The morning after the wedding was a slow start at Hem Guest House. I was the first up, and did some yoga on the rooftop. Our tired hosts (who had come home at 4am) managed to put together chai and toast, and I went off to sightsee for the day. I spent the day in the fort above the city. The palace in the fort was the home of the local Maharaj for centuries. There is still a Maharaj today but he lives in a newer palace on the edge of town. He and his family have lovingly preserved his ancestral palace and created a fascinating museum within in it . The museum has art and royal artifacts from the 1500's on. An audio tour that comes with the ticket explains everything, and tells anecdotes and stories. The Maharaj himself speaks on the tour, explaining things. Here are some pics pulled off the web of the palace.
What was not part of the regular palace tour was this - a Bollywood movie was being filmed at the palace that day. There was a cavalry of medieval soldiers, some on horseback, some carrying giant spears and swords, bloodied and wearing full medieval Rajasthani armor, being filmed marching into the palace complex. There were medieval princes and princesses watching them from the palace steps. There was Bollywood music blasting during each take. After the tour I sat in the cafe drinking a lassi and watching the actors. It was a lively addition to the palace visit.
I had a mellow evening at the guest house, and had dinner with some folks visitng India from Singapore. It was interesting to learn about Singapore, which is an English-speaking country full of Chinese, Indian, and Malaysian immigrants. The next morning my new friends Ering and Peng joined me on a jeep tour into the rural villages outside of Jodhpur.
This activity known as "Village Safari" brings foreigners into traditional rural villages to see how the craftspeople make their wares using centuries-old technologies. It is brilliant - it costs tourists just a few bucks, is a fascinating experience, and gives us a chance to buy the crafts from the families that make them. This provides them a living so they can continue to live in their traditional ways. It was lovely to get out of town, into the trees and fields, and dirt roads. The simple lifestyle of the villagers was just as I imagined. Whitewashed mud huts with thatched roof, outdoor kitchen cooking over a fire, food grown and then stored in large clay pots in a cool storeroom.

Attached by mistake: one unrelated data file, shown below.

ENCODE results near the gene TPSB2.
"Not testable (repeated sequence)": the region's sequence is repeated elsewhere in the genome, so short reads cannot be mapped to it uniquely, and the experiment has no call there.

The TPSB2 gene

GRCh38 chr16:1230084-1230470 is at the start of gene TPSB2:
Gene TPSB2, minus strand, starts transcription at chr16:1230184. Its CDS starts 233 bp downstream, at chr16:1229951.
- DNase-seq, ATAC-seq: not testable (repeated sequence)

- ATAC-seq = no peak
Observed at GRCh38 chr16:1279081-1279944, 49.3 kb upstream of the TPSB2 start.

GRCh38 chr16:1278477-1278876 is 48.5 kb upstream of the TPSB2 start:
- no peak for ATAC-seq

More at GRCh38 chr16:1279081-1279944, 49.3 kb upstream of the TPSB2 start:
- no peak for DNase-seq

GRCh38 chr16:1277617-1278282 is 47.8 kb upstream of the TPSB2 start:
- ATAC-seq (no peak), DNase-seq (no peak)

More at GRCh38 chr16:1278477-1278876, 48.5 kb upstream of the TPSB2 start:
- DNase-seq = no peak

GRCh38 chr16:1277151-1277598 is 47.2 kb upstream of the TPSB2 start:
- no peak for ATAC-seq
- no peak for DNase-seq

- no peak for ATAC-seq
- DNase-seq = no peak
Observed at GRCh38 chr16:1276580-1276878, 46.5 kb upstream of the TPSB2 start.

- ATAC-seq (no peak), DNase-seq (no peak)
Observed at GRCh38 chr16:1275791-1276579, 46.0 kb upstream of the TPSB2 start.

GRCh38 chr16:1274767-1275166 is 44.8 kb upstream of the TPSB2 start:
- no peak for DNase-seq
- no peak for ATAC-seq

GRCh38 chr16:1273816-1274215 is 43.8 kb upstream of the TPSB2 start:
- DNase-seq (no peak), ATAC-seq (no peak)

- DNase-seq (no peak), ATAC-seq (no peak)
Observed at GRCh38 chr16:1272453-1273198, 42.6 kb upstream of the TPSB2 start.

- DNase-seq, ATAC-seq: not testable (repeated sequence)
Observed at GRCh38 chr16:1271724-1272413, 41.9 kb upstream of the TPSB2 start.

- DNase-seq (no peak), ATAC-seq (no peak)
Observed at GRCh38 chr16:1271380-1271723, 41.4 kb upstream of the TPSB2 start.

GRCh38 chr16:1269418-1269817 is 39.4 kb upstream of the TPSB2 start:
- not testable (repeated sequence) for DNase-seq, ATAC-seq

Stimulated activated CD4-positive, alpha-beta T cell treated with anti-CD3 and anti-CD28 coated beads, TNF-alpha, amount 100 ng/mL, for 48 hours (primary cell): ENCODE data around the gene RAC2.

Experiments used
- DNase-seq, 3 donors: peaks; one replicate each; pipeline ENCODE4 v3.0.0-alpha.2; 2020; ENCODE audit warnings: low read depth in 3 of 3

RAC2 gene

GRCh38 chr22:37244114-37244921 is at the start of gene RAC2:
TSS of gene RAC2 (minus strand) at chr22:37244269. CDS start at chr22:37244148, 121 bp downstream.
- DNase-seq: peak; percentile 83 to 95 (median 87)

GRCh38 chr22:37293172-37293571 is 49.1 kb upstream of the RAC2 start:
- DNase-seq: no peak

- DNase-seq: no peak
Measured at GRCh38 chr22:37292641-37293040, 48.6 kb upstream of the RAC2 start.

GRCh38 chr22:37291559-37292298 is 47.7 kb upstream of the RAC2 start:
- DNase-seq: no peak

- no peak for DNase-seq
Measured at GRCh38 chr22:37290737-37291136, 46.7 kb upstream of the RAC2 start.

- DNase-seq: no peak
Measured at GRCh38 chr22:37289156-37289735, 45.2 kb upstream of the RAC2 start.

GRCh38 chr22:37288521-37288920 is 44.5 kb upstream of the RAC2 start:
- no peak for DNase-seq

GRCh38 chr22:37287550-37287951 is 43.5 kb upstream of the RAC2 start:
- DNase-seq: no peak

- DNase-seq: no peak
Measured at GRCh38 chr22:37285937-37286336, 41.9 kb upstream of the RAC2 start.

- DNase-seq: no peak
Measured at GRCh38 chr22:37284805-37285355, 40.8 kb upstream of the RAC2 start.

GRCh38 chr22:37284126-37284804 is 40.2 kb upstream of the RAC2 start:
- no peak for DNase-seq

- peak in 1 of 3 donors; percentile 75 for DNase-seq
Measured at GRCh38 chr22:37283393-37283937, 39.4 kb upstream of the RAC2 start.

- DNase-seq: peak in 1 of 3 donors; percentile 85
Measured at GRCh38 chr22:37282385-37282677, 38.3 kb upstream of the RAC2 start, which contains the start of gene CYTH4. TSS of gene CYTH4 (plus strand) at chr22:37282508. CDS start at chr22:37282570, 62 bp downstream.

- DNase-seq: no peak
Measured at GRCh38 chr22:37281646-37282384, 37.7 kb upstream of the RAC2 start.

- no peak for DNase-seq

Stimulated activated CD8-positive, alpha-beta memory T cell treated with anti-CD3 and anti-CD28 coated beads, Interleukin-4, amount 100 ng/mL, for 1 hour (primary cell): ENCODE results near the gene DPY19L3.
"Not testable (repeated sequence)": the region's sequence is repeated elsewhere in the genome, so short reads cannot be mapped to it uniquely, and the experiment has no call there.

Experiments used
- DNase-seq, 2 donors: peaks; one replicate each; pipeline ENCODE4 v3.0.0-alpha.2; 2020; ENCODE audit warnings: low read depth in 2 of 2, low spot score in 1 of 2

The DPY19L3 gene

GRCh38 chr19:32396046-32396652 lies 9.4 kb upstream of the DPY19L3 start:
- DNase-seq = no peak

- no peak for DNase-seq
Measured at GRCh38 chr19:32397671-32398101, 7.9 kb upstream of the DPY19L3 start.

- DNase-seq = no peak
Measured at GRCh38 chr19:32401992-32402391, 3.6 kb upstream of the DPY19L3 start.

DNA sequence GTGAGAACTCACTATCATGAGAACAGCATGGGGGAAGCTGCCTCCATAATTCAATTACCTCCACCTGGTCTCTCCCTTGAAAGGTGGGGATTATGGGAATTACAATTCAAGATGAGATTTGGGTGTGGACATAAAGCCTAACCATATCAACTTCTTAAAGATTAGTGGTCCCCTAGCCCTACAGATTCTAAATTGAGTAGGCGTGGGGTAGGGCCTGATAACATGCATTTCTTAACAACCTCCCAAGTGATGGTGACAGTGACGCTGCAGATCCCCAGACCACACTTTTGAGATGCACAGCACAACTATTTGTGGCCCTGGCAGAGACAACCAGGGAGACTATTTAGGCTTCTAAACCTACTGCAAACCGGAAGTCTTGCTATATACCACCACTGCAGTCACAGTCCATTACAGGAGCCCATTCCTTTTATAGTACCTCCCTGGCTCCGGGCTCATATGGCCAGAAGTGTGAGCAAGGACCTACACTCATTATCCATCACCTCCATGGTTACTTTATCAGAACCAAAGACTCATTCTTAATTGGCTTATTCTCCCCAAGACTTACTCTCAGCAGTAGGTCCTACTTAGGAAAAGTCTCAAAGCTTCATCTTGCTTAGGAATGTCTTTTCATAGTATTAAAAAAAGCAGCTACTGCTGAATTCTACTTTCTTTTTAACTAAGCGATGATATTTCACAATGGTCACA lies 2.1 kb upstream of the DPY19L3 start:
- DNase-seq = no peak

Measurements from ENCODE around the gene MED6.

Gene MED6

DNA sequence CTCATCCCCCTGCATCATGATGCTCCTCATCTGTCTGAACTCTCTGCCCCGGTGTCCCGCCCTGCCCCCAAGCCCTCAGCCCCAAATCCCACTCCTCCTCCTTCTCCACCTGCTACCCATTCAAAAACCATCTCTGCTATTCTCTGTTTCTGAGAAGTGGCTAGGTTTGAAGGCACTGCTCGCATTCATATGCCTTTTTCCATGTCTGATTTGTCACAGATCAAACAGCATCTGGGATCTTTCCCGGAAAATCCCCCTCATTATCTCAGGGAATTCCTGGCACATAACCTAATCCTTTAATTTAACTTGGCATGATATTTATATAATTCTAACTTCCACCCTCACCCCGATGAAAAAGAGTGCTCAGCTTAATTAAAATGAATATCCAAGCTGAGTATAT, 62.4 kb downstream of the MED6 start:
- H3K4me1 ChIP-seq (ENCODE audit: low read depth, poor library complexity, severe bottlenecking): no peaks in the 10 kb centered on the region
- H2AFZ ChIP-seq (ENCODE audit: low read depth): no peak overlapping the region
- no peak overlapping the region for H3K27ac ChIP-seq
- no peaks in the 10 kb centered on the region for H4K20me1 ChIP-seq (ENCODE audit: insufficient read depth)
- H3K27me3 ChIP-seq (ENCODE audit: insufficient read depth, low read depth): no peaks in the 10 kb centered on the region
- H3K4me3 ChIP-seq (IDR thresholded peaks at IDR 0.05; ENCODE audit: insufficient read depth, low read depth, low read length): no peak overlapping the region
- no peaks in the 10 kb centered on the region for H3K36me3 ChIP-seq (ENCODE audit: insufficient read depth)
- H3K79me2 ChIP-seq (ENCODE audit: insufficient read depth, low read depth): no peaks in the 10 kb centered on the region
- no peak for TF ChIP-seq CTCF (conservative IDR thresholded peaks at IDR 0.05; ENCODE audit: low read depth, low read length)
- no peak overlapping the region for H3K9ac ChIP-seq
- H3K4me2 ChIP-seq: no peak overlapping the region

|no microwave oven here!|
These are pictures of a Bishnoi house. The Bishnoi are a Hindi sect that are known for being especially respectful of nature. They will not cut down trees, only take dead branches. The area in which they live is full of healthy, beautiful trees, and antelope and happy cows. Three hundred years ago, the Maharaj sent his army into the Bishnoi village area to get wood to make his palace doors. When the army arrived to cut down some trees, a woman ran out and hugged the tree to stop them. India's original Julia Butterfly. Except then they cut off her head. So her three young daughters ran out to hug the trees. Their heads were also cut off. After 62 Bishnoi heads had been cut off , the Maharaj caught wind of the problem. He ordered the army to stop cutting heads, came out and apologized profusely, and promised to protect Bishnoi trees forever. The subsequent Maharajs have maintained this promise.
Opium has been used in this area for centuries. It is not smoked, but taken as tea. The maharaj would give opium tea to the soldiers before marching them into battle. That way, they would be braver, having visions of Paradise, and if they were hurt, they already had pain relief on board. The Bishnoi people drink opium tea as part of their rituals as well. We were privleged to participate in an opium tea ceremony at the Bishnoi home we visited. An ancient vogi prepared it by straining it through cotton filters, and praying and chanting over it. I am a "when in Rome" sort of girl, so while my friends politely declined, I tried some. He poured it into my right hand to drink. It tasted very bitter, but I sure felt relaxed and happy for the remainder of the safari...
We got back to Jodhpur in time for a big meal and then catching my night train back to Delhi. Now I am here regrouping and taking long shifts of baby-holding for my sister. I have certainly forgotten how busy it is to have a one-month old baby. This baby likes to be held all the time...isn't that a shocker! Tomorrow I am off to Agra for the day to see the crown jewel of the Mughal Empire - the Taj Mahal. Then on Thurday I will take a night train to Varnasi on the Ganges, the holiest city in India. It is Shiva's birthplace, and where Hindus make pigrimage to bathe in the holy river Ganges. From there I make pilgrimage to Bodh Gaya, where the Buddha attained enlightenment. That will about just wrap up this India adventure.